When hosting services at home, one common scenario is that all the VMs have the same OS and the same basic software, with a few differences between them. This means that, if you have 7 VMs (as it’s my case), you’d download the same updates 7 times. While this is not a big problem for the day-to-day, it becomes a hassle when you decide to upgrade your VMs. Downloading hundred of packages, or even booting a new VM, becomes a task that takes some time to finish.

Tired of this, I’ve decided to build a simple mirroring server. I’m using nginx and squid for that. Simply put, that’s all one needs:

For nginx, on Fedora 20:

yum install nginx squid
firewall-cmd --add-port=80/tcp --permanent
firewall-cmd --add-port=443/tcp --permanent
firewall-cmd --add-port=80/tcp
firewall-cmd --add-port=443/tcp

And on /etc/squid/squid.conf:

maximum_object_size 4 GB
http_port 3128 accel defaultsite=dl.fedoraproject.org
cache_peer dl.fedoraproject.org parent 80 0 no-query originserver
http_access allow all
cache_dir ufs /var/spool/squid 161166 16 256
access_log /var/log/squid/access.log

On /etc/nginx/conf.d/mirror.conf:

server {
    listen 80;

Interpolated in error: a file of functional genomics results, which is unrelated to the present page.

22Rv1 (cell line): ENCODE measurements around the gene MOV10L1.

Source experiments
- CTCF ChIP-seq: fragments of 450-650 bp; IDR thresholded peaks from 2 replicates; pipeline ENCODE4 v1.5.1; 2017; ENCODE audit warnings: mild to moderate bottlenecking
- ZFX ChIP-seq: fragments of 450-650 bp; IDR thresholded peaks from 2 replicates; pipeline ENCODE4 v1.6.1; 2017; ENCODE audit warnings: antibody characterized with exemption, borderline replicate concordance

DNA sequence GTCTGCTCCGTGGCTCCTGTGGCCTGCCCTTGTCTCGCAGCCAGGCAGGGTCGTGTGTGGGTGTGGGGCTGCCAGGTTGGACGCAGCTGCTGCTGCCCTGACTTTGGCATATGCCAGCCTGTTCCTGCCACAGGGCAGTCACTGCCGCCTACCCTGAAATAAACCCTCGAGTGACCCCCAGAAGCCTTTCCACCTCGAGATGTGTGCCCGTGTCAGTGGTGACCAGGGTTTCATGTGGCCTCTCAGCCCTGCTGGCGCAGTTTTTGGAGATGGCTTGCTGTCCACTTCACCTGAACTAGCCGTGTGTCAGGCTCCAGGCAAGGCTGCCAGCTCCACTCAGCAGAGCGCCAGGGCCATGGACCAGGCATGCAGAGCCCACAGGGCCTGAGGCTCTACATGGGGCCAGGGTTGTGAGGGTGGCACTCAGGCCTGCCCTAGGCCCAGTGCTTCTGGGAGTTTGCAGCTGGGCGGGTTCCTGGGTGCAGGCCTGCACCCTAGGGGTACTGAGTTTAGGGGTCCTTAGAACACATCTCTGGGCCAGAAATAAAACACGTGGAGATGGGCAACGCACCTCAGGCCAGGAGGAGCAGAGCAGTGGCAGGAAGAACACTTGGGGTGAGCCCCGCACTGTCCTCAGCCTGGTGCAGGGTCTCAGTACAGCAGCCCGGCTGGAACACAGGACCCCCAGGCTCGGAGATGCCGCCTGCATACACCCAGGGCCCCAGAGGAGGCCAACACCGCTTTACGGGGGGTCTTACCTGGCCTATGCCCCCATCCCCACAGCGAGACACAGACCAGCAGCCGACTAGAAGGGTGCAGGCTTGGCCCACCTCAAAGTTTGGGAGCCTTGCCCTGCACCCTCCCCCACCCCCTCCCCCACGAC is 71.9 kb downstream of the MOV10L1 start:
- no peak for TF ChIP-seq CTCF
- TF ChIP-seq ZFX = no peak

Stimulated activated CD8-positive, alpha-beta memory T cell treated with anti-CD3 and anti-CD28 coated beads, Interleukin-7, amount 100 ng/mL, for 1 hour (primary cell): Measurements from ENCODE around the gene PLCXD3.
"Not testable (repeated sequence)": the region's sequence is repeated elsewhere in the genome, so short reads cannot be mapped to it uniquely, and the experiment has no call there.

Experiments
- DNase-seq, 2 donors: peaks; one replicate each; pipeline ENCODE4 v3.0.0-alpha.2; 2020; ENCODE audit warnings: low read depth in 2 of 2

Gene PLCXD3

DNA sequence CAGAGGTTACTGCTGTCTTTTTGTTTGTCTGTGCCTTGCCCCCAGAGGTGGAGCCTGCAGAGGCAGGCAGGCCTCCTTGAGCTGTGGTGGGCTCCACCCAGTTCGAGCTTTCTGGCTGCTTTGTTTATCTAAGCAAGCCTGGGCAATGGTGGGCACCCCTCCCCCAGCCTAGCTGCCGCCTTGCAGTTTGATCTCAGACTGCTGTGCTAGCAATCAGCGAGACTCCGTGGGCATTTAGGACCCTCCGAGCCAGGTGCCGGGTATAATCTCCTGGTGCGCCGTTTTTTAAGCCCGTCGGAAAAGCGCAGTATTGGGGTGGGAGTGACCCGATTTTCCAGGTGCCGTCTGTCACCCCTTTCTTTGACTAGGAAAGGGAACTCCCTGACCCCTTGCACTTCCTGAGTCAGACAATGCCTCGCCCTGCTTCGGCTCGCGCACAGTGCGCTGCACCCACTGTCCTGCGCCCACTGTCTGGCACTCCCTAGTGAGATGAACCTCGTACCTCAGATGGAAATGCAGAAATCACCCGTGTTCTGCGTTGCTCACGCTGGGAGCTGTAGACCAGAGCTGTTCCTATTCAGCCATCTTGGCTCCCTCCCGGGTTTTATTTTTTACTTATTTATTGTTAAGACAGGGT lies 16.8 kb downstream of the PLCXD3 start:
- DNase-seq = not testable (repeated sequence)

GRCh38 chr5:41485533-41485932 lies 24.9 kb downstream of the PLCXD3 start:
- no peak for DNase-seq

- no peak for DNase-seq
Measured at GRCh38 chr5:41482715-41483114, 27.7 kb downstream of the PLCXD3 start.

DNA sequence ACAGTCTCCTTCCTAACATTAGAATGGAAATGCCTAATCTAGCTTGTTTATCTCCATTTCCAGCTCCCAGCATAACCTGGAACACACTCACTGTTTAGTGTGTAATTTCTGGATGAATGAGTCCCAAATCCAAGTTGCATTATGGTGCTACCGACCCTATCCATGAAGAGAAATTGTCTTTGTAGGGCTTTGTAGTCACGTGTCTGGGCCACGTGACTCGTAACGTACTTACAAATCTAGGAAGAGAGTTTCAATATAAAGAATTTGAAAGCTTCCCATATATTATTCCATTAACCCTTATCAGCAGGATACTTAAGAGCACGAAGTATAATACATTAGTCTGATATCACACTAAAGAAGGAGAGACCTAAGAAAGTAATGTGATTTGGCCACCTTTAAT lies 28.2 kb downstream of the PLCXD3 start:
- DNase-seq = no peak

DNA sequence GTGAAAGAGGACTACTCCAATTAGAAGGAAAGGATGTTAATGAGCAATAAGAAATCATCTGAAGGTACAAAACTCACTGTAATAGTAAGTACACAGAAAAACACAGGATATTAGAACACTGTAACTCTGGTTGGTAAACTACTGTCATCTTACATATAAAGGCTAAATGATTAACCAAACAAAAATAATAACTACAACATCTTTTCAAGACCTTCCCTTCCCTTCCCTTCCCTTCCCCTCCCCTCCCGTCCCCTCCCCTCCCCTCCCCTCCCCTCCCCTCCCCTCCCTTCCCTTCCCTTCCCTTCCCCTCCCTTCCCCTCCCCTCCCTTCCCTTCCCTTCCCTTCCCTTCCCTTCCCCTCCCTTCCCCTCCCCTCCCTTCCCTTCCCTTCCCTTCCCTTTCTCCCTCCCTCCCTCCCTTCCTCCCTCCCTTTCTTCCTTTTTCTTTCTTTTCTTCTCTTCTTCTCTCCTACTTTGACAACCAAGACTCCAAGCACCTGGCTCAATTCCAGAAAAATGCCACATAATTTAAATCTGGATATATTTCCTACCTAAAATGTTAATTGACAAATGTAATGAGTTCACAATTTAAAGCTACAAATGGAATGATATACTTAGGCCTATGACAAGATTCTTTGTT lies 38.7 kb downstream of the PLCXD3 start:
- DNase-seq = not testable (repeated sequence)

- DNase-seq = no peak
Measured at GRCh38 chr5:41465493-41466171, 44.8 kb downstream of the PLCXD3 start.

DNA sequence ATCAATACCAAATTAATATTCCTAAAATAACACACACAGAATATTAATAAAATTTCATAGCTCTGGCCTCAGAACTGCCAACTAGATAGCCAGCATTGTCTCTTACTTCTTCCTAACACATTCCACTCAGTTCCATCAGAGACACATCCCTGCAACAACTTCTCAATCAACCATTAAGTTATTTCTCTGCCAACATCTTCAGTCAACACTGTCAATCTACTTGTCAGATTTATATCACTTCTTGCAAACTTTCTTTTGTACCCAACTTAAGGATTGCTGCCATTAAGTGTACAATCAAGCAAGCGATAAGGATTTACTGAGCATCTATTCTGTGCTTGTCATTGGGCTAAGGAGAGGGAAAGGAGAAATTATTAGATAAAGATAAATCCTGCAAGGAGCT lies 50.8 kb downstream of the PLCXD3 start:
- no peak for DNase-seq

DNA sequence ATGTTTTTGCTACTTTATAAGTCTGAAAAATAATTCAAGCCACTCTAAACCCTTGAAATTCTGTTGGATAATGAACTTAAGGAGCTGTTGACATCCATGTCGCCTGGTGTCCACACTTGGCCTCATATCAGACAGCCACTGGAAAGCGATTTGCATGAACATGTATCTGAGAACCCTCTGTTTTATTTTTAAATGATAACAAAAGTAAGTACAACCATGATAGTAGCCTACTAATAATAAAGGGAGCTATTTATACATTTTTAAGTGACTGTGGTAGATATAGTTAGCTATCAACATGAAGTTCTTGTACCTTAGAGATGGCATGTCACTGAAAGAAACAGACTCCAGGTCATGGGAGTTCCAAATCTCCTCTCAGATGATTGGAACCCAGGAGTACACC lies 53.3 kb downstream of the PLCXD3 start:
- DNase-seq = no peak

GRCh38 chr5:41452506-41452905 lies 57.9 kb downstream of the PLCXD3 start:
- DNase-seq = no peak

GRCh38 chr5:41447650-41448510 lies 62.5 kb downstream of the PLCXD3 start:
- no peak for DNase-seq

server_name mirror.kroehling.de;
    location / {
        proxy_set_header X-Forwarded-Host $host;
        proxy_set_header X-Forwarded-Server $host;
        proxy_set_header X-Forwarded-For $proxy_add_x_forwarded_for;
        proxy_pass http://localhost:3128/;
    }
}

After that, all you need is to point your machines to use this host when getting updates. This can be done by changing the /etc/yum.repos.d/fedora*repo files, to use the URL from your mirror as baseurl, instead of using a metalink.

And when you decide to boot new VMs, you can also take advantage of this mirror, using the “-l” parameter on virt-install, pointing to the os directory on your mirror, like this:

virt-install --ram 1024 -l http://mirror.kroehling.de/pub/fedora/linux/releases/20/Fedora/x86_64/os/ --os-type=linux --os-variant=fedora20 --disk path=/usr/local/data/projects/virtual-images/NAME.qcow2,format=qcow2 --vnc --name NAME